Despite the gloomy outlook, PlanetRx has a few things going for it that could help its future once it cuts its burn rate in half by retrenching operations in Memphis and laying off 50 employees. It has a passel of satellite sites such as,, and A person who suffers from chronic illnesses and searches the Internet for information is likely to be directed through a search engine to one of PlanetRx's sites, which provide focused content and sell disease-specific products.

The strategic edge here for PlanetRx goes back to founder Mike Bruner's original thinking. He imagined the Internet becoming an interactive tool that could do things like remind patients, particularly the chronically ill, to take their medication. Neighborhood druggists don't phone patients when they fail to come in to refill their prescription, but PlanetRx's chronic-illness sites send e-mail to regular customers. Chronically ill patients, who are responsible for about half of all prescription drug sales, are the bread and butter of Net pharmacies.

"When a patient leaves the doctor's office with a prescription in hand, there's very little further contact. That's the end of the story," says Elizabeth W. Boehm, an analyst at Forrester Research who tracks Internet drug commerce. "The Internet can do very well to remind patients to comply, and explain the medication they're taking and help them stay with the course." Total sales of prescription drugs online last year was a mere $160 million, but Boehm believes this will grow to $15 billion within five years. Another prominent health care analyst, Claudine Singer of Jupiter Communications, projects a more modest $4.4 billion sales figure for online prescription drug sales in 2004.

PlanetRx is not the only Internet pharmacy reminding its customers to replenish their orders, but it goes a step further by selling sponsorships for its chronic-illness satellite-sites to pharmaceutical manufacturers. Sponsorships accounted for 12 percent of total revenues in the first half of this year, but the program raises some ethical questions, particularly whether the sponsor might exert influence over editorial content on the sites. This issue came to a head earlier this year when Parke-Davis, the exclusive sponsor of, was forced by the Food and Drug Administration to withdraw its popular drug Rezulin from the market because of widespread evidence that it caused fatal liver damage.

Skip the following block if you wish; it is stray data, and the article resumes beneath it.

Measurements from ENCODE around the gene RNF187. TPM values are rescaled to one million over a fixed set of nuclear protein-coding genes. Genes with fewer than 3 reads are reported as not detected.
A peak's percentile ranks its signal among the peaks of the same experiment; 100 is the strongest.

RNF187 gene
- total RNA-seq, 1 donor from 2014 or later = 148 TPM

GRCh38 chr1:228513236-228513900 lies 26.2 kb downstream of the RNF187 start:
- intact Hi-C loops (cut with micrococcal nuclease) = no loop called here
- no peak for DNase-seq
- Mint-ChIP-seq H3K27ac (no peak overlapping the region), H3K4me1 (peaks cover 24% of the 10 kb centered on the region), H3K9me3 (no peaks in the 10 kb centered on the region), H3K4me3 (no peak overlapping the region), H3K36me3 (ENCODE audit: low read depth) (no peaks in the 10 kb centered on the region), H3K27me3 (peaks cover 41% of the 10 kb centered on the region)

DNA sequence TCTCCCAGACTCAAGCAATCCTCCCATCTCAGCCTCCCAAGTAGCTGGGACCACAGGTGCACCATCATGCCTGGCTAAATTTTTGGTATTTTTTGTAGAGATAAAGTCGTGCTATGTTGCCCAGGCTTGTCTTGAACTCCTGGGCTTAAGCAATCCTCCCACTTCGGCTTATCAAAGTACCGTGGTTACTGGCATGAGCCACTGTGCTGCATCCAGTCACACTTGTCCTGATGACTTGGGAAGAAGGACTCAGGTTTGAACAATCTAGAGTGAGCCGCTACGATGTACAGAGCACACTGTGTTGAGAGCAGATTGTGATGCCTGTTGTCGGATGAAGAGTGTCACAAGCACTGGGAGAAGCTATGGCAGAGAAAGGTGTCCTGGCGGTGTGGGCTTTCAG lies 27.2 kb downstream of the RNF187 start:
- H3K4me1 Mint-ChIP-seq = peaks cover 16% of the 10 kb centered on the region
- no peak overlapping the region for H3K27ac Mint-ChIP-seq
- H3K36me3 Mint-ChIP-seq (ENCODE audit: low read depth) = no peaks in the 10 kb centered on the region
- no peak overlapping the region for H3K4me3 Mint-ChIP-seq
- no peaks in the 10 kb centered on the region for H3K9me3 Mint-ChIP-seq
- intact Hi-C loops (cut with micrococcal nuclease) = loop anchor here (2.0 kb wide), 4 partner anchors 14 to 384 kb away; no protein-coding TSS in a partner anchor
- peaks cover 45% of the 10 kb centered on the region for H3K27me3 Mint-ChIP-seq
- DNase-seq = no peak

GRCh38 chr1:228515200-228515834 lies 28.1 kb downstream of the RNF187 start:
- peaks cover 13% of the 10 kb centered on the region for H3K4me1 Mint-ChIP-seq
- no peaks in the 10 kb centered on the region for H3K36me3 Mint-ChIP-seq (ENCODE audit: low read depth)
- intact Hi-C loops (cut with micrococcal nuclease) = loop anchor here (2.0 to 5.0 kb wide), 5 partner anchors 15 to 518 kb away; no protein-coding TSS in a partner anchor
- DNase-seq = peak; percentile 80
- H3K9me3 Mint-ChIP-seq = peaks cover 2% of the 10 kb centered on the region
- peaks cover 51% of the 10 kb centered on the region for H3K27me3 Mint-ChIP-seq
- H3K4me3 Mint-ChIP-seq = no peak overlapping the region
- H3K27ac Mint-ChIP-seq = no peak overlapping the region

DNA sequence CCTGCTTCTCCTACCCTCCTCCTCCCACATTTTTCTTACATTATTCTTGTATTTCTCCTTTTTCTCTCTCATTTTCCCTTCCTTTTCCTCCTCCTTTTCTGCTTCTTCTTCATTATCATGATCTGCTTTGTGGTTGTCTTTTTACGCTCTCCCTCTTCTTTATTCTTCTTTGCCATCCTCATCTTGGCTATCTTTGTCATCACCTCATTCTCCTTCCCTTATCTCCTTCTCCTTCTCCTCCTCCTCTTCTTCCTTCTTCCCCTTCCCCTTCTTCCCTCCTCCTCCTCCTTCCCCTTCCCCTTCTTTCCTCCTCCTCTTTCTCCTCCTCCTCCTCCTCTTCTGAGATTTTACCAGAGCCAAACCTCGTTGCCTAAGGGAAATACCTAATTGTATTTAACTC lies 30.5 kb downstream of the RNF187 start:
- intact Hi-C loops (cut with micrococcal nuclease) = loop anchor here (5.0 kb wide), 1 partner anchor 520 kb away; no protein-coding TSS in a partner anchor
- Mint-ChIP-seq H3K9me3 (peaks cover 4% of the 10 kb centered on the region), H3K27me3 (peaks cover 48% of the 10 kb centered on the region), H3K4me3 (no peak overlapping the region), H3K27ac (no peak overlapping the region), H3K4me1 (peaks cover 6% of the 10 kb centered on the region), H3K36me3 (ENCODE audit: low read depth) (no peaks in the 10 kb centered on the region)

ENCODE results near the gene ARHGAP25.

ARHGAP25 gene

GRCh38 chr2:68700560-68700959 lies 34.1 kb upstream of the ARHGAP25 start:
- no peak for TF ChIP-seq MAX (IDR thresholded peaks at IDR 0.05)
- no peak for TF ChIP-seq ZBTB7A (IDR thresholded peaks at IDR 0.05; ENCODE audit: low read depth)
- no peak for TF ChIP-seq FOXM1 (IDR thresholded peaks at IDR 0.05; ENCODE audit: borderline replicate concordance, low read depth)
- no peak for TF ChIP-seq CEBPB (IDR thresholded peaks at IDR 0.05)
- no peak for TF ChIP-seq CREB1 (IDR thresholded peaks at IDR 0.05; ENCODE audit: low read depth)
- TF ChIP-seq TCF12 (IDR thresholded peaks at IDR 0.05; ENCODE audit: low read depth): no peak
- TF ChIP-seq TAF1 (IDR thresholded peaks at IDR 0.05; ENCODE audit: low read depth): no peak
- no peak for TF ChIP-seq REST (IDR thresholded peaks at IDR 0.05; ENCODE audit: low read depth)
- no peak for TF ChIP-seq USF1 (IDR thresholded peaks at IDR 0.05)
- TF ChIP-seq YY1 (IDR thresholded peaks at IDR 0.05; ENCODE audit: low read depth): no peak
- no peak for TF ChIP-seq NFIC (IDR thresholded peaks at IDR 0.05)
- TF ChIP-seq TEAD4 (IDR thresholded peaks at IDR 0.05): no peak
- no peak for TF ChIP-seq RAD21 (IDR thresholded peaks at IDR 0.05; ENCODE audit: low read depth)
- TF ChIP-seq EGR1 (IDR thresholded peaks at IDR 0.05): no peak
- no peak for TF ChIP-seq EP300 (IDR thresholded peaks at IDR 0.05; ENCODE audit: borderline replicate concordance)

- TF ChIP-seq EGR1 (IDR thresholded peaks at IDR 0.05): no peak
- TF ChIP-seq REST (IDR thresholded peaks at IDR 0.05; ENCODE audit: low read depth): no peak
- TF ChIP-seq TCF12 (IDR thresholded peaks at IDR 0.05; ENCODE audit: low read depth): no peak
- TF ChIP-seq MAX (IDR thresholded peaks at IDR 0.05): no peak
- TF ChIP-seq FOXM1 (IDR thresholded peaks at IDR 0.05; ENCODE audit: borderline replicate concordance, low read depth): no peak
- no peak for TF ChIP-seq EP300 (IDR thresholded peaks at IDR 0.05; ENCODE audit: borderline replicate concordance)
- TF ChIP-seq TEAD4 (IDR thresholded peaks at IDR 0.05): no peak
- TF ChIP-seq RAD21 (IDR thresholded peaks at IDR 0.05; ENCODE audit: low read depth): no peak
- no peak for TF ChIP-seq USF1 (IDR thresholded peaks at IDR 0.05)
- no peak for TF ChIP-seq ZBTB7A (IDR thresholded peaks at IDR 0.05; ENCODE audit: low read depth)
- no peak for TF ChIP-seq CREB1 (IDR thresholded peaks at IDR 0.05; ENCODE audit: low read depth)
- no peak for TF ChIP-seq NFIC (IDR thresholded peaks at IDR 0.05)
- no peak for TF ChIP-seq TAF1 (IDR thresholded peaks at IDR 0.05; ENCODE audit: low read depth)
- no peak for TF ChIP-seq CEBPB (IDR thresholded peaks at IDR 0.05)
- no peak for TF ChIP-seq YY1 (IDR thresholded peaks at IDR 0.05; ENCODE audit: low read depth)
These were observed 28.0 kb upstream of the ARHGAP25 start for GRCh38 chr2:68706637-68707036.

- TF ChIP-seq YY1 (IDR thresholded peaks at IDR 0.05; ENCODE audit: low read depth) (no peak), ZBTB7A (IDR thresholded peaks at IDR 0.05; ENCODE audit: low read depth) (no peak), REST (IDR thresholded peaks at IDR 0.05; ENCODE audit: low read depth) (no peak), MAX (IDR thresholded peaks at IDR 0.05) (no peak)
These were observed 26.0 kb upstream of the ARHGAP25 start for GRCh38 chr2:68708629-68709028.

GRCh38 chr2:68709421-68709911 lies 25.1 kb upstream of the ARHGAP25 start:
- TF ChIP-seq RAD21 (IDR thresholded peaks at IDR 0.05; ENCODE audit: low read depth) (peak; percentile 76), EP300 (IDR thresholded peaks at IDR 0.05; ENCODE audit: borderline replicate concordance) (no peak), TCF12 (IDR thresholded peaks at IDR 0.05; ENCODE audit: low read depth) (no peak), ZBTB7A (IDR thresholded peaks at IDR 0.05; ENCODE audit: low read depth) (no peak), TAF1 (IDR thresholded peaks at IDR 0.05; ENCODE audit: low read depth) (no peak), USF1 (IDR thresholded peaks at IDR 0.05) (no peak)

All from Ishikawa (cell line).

As part of the sponsorship, PlanetRx was the online vendor for Parke-Davis' "Rezulin Express" program, which made the drug available at discounted prices to diabetics without health insurance coverage - a good source of hard cash without the hassles of PBM authorization. Following disease state management protocol, customers were given free testing of their liver function and their blood sugar trends. But health care information on the site apparently did not mention the controversy over the drug's side effects beyond what Parke-Davis disclosed under FDA guidance. did run a story mentioning the controversy - but did not mention the 58 deaths attributed to Rezulin - shortly before the drug was taken off the market in March. Matthew Naythons, vice president in charge of editorial operations at PlanetRx, insists that in-depth stories were posted on the site last year, but a search of the archives revealed no trace of them.

It was Naythons, a former emergency room physician and freelance photojournalist, who brought the basket of disease-specific domain names with him when he joined PlanetRx at the beginning of last year. Naythons says he's tried to instill integrity in the editorial content, and rejects the possibility that the Parke-Davis sponsorship might have affected coverage on the site. "It's key to our credibility. We feel sponsorship is important - it's a revenue source. But that's a pharmacy promotion that has nothing to do with editorial."